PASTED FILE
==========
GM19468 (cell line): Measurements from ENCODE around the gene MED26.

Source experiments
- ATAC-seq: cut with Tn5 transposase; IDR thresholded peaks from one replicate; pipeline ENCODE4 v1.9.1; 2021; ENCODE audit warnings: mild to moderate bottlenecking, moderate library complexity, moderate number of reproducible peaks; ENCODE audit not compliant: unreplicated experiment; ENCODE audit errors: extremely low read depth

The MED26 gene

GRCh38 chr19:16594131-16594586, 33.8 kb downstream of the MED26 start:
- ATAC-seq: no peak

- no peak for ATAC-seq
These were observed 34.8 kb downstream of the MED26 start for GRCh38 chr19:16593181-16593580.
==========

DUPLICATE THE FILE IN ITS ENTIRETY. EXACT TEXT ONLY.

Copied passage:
GM19468 (cell line): Measurements from ENCODE around the gene MED26.

Source experiments
- ATAC-seq: cut with Tn5 transposase; IDR thresholded peaks from one replicate; pipeline ENCODE4 v1.9.1; 2021; ENCODE audit warnings: mild to moderate bottlenecking, moderate library complexity, moderate number of reproducible peaks; ENCODE audit not compliant: unreplicated experiment; ENCODE audit errors: extremely low read depth

The MED26 gene

GRCh38 chr19:16594131-16594586, 33.8 kb downstream of the MED26 start:
- ATAC-seq: no peak

- no peak for ATAC-seq
These were observed 34.8 kb downstream of the MED26 start for GRCh38 chr19:16593181-16593580.